Line weights make a big difference to the readability of drawings. By emphasising opening edges depth in the view is apparent and architectural form is evident as space and volume. Sections tend to reveal the value of lineweights as queues for depth perception:
line weights determine open edges and recessive planes:
Lineweights for 1:50. CAD seems to have an ‘all or nothing’ approach to displaying line weights, they only seem to thicken up at the heavy end of the option:
Opening edges are heaver than surface ones, near lines are heavier than far. Only 4 weights are used :
- .35 for the cut lines,
- .25 for opening edges,
- .13 for most surface lines and
- .09 for the monument moudings.
Greyscales. For digital presentation (jpeg on un-sized screens) I have matched the line weights to index grey tones, only the heaviest lines (.35 & .25) use black (7) the remainder are
- 7 for heaviest lines only
- 8 for near .25 lines
- 9 for remote .25 lines
- 252 for .09 lines
- 254 for remote .09 lines
Busy line work needs light lines to avoid merging into a mass of ink at plot size.
In the above (shown here at roughly 1:50 scale presentation) the brickwork is in .09 line weight with index colour 252, the banister and railings are edged in .13 in index colour 9.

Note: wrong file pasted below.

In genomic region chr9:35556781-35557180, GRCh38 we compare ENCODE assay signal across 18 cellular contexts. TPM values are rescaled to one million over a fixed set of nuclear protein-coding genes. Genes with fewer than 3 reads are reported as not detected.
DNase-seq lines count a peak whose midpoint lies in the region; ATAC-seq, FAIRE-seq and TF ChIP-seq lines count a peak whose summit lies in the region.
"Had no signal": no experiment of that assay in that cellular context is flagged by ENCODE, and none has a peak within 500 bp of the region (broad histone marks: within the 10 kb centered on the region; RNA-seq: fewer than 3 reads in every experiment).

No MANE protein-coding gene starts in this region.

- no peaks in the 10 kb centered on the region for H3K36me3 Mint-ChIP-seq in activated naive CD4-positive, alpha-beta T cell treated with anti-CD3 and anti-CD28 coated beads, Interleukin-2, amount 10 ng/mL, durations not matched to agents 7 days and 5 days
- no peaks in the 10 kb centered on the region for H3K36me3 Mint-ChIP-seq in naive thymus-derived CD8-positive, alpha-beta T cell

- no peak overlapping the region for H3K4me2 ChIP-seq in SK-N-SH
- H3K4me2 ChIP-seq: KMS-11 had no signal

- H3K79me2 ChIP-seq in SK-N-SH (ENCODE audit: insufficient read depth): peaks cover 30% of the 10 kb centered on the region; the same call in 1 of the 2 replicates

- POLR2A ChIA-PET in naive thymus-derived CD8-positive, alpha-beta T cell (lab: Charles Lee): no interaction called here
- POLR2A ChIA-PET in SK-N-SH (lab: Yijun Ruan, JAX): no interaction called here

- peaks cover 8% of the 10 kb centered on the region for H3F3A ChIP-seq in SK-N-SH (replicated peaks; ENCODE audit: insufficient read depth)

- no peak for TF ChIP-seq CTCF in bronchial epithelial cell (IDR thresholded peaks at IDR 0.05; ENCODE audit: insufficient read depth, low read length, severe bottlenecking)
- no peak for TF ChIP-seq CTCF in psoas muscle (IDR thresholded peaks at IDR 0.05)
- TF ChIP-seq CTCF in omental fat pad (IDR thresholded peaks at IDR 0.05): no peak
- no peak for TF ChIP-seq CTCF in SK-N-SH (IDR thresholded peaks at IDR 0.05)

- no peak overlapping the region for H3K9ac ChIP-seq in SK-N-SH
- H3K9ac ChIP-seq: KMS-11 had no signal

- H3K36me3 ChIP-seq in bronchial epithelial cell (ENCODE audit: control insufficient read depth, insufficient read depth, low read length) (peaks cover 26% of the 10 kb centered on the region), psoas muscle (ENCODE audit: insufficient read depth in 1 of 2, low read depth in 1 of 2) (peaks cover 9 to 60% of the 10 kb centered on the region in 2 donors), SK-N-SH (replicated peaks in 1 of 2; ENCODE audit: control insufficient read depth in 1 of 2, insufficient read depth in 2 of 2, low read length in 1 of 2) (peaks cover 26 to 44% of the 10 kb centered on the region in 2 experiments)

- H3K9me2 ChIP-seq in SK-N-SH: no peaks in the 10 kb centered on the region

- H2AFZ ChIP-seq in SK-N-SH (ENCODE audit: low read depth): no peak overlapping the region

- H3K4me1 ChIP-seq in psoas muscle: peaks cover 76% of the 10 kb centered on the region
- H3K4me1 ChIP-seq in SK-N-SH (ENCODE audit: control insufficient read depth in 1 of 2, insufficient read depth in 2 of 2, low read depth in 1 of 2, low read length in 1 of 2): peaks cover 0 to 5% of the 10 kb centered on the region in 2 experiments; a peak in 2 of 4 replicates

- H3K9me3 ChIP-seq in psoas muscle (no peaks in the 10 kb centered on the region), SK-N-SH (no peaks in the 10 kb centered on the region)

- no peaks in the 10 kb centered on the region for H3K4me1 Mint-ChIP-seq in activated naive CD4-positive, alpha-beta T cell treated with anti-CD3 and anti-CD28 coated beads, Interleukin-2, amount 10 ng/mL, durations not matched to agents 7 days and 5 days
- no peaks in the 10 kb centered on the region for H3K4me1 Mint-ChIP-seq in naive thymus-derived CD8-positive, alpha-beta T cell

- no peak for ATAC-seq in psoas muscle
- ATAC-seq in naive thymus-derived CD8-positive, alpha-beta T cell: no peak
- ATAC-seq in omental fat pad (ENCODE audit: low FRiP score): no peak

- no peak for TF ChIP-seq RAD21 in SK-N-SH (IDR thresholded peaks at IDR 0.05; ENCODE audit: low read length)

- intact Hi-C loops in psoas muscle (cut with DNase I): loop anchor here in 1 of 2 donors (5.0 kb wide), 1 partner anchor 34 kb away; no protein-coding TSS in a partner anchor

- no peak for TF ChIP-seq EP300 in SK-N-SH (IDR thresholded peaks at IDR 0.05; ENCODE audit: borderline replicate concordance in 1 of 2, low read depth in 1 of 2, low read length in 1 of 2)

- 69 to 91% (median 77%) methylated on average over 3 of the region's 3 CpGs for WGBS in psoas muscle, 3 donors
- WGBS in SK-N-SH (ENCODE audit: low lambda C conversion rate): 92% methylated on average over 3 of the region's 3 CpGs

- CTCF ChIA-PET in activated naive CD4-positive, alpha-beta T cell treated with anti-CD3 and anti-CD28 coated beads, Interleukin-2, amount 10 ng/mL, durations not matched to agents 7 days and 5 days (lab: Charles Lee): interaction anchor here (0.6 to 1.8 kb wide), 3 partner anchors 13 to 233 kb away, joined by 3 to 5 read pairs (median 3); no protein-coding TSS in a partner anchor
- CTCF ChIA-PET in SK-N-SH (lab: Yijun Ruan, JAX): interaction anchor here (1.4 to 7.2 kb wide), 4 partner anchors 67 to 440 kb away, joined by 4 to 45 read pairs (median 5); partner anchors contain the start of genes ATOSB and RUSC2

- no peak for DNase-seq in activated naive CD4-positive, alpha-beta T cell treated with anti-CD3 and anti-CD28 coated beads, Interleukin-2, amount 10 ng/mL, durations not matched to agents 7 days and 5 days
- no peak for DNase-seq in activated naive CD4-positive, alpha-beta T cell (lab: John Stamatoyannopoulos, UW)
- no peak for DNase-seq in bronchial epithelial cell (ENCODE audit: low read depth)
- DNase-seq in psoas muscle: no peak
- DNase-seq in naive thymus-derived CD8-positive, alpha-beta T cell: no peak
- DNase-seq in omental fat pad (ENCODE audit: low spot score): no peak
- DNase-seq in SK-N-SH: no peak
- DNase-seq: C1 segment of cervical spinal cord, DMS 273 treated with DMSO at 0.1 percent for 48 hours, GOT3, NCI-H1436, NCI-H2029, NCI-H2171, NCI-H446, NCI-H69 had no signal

The lightest (255) grey tone has little use as, being almost white, it is easily lost.
PDF generation does its own thing with line weights, this screen grab (above) is as viewed over size, the relative line thicknesses are retained but the absolute vales are lost.
Basic rule. Using line weights has a big impact on the readability of drawings, the convention is simple: heavy lines show objects that are cut through, the next heaviest shows the outline ‘against the sky’ of openings and line weights recede with distance from the plane of projection.
A hierarchy of lines. The nearest lines are darker than the farthest, lines seen through are heavier than those we don’t.